GELTEN: Wilkerson says the idea of a drive-through prayer service came to her while she was sitting in a drive-through line at Starbucks. That's the kind of imagination pastors need if they're to reach those members who depend on them personally. Pastor Tony Suarez, a popular evangelical preacher based in Virginia Beach, Va., has started leading an early morning communion service over Facebook.
(SOUNDBITE OF ARCHIVED RECORDING)
TONY SUAREZ: Just get a little grape juice and then a piece of bread - whatever you have. If it's a cracker - my goodness, it could even be a Goldfish cracker, if that's what you have in your house. This is symbolism today. I believe that by his stripes we're healed.
GELTEN: The toughest part is keeping alive a sense of community. It's almost impossible in those places where gatherings of more than 10 people are banned. After the death of his father in Chicago, Sunil Shroff wanted his father's many friends and relatives to join in the celebration of his life. He hired a company - All Pro Audio Visual - to set up a live video feed of the Hindu funeral with opportunities for people to share their thoughts.
(SOUNDBITE OF ARCHIVED RECORDING)
SUNIL SHROFF: And thank you very much, again, for your messages. Please continue to give us messages because we're recording it, and we're seeing it. We can't hear you, but you can hear us. And we hear you by the messages you're typing on the chat. Om Shanti.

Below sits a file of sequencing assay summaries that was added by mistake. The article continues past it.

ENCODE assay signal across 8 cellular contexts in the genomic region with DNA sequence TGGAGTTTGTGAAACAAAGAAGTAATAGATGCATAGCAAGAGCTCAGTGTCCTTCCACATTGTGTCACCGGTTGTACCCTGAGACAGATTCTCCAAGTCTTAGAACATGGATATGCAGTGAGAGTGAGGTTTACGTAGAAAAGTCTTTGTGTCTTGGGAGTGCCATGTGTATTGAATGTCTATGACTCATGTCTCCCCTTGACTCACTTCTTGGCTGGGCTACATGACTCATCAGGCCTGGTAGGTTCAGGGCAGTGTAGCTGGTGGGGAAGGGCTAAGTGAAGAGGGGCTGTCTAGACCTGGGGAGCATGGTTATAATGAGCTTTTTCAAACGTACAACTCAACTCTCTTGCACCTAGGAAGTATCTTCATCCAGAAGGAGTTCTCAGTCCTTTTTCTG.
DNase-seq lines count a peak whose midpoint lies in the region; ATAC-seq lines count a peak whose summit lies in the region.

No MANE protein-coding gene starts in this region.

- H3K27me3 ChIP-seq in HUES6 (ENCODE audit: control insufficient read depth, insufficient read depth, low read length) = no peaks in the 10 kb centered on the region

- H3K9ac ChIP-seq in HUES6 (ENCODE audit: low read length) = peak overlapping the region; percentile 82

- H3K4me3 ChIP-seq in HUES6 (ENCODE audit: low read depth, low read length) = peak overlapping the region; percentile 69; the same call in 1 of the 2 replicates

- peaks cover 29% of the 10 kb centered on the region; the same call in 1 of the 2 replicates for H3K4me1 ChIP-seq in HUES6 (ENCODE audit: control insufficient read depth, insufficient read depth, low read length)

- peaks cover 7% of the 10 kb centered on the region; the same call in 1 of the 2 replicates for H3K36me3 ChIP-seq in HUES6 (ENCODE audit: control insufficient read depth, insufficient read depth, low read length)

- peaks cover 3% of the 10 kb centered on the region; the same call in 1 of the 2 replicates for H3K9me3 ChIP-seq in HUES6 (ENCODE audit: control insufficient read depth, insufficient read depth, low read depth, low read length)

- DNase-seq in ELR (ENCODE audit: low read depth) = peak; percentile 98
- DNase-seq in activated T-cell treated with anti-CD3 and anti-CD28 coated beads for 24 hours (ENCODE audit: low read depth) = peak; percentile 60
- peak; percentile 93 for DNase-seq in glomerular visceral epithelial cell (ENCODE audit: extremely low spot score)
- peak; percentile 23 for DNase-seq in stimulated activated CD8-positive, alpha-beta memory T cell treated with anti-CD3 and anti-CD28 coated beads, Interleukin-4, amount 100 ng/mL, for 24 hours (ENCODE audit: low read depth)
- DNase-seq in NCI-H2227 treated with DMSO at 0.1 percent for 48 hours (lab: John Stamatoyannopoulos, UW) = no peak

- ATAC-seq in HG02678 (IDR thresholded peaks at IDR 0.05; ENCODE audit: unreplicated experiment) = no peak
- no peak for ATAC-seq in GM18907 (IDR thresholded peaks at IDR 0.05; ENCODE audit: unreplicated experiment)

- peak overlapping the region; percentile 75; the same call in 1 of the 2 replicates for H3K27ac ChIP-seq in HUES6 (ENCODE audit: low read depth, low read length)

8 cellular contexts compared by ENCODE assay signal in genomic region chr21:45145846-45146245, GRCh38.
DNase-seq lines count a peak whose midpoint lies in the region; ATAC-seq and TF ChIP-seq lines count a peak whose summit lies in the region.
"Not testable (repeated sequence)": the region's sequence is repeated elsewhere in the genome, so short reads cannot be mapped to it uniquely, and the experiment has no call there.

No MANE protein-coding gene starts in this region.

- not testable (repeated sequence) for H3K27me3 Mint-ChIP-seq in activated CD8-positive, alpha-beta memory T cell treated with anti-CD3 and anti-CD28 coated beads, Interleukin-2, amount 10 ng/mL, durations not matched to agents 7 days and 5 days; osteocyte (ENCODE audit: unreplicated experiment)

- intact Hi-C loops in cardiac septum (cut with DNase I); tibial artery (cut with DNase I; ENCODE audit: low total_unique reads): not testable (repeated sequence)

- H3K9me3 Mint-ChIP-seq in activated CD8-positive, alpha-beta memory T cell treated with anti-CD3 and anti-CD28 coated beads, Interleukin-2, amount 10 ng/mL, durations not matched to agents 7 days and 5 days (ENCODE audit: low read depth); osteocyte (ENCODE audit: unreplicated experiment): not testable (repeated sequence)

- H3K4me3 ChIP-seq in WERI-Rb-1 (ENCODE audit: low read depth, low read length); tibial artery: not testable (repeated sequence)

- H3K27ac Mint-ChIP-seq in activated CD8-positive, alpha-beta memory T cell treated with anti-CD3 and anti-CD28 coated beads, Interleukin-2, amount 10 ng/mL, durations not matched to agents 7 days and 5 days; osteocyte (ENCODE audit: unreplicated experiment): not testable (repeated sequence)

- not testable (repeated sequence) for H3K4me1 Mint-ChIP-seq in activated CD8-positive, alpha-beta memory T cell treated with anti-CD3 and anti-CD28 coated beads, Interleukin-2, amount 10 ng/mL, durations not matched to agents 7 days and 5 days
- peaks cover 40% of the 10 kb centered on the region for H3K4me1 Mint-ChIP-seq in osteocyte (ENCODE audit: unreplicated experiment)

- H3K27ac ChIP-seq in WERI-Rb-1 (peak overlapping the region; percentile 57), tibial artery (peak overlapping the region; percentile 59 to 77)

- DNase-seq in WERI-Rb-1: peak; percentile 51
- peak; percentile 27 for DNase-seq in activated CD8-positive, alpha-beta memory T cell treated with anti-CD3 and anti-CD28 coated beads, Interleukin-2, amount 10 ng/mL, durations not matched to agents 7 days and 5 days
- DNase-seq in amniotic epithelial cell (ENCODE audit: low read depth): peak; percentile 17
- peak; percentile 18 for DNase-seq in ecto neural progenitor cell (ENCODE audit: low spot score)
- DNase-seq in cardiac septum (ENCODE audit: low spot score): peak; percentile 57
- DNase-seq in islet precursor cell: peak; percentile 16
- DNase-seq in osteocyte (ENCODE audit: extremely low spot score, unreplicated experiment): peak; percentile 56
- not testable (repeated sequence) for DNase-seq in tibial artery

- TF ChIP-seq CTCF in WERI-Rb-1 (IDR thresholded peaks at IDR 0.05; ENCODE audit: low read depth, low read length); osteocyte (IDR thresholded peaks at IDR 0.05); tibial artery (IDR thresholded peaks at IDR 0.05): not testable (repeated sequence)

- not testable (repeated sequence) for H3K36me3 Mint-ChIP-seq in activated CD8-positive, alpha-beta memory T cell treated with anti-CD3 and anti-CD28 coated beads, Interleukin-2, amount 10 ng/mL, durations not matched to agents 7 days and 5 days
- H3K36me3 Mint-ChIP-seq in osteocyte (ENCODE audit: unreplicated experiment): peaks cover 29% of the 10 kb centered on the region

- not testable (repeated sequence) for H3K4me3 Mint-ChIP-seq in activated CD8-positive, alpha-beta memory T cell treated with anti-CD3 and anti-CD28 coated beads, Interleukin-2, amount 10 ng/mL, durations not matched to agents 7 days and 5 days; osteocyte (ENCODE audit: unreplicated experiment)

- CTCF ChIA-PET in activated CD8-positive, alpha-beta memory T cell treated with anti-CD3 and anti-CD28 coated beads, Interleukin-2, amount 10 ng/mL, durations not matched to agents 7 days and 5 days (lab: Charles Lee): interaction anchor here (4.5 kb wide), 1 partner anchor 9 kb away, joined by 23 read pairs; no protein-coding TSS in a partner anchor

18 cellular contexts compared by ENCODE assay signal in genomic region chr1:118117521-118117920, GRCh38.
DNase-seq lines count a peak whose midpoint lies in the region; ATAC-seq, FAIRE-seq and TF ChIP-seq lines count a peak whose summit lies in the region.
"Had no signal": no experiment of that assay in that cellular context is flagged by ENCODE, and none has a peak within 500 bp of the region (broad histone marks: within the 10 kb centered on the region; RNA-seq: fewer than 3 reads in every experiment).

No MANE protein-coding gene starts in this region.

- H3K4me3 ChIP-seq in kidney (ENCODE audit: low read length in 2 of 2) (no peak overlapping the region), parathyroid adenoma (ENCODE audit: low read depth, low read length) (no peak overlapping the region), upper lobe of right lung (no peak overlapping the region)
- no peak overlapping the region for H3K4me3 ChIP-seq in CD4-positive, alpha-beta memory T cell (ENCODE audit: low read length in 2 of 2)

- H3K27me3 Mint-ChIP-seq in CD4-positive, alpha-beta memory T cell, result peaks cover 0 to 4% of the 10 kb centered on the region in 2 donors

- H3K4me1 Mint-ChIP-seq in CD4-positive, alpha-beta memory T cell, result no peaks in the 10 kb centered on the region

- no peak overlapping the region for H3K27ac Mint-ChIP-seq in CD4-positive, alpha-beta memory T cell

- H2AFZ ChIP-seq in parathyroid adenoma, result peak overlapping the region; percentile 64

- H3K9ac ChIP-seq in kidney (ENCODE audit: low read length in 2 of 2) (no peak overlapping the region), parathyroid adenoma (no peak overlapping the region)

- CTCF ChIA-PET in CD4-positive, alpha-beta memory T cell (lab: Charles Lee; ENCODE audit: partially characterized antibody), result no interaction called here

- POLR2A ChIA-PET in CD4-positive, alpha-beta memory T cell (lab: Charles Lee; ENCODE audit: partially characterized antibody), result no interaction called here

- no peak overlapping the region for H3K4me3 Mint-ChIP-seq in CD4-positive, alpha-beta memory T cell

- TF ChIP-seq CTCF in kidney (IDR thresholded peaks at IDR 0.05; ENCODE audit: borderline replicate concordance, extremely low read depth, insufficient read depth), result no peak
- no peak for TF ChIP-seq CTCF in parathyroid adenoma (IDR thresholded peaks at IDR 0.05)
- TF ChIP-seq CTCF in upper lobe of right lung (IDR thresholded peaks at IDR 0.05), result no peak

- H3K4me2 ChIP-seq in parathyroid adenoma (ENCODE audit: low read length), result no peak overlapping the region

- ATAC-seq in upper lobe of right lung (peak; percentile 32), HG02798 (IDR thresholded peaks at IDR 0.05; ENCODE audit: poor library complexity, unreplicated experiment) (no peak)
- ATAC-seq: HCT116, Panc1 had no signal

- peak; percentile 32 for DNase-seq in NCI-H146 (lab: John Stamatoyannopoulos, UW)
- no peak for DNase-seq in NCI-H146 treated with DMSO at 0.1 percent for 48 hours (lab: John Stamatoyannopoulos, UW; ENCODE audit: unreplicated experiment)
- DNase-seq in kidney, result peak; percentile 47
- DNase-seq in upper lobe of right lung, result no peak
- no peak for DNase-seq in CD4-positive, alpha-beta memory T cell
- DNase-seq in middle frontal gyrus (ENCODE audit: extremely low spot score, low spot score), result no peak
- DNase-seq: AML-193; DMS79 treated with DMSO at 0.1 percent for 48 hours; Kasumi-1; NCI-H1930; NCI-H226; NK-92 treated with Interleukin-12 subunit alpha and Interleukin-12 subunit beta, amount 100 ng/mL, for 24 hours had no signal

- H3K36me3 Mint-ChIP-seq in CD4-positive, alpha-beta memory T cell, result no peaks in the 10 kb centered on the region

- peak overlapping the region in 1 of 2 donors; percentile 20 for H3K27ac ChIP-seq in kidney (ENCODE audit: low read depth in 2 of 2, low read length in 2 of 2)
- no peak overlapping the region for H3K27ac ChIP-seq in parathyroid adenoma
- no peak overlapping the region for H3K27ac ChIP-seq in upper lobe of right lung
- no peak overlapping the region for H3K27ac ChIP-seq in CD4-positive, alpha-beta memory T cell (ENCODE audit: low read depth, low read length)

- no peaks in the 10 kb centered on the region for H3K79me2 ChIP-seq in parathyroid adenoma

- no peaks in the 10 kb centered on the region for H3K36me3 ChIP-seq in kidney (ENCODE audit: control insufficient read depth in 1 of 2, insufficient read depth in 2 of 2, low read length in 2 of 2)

(SOUNDBITE OF MUSIC)
GELTEN: Still, these virtual meetings are not the same, especially in the Catholic Church. At funerals and other sacramental rights, a priest needs to be physically present.
KATHIE AMIDEI: We're gathering people, so this is a little challenging, I think.
GELTEN: Kathy Amidei is a pastoral associate at a suburban Catholic church outside Milwaukee.
AMIDEI: You know, I always say sacraments are the churches sign language. And so we can't use that sign language. We can't take that baby and hug them and say, you're ours, and we're going to take care of you. And we can't anoint the sick to help give them strength, to let them know they're not alone.
GELTEN: Religion is not just about worship rituals. In many denominations, ministers have to get training in pastoral care in order to be ordained. People have needs that are not met simply by attending a service - all the more so now, just as providing that care has suddenly gotten a lot more difficult.
Tom Gjelten, NPR News. Transcript provided by NPR, Copyright NPR.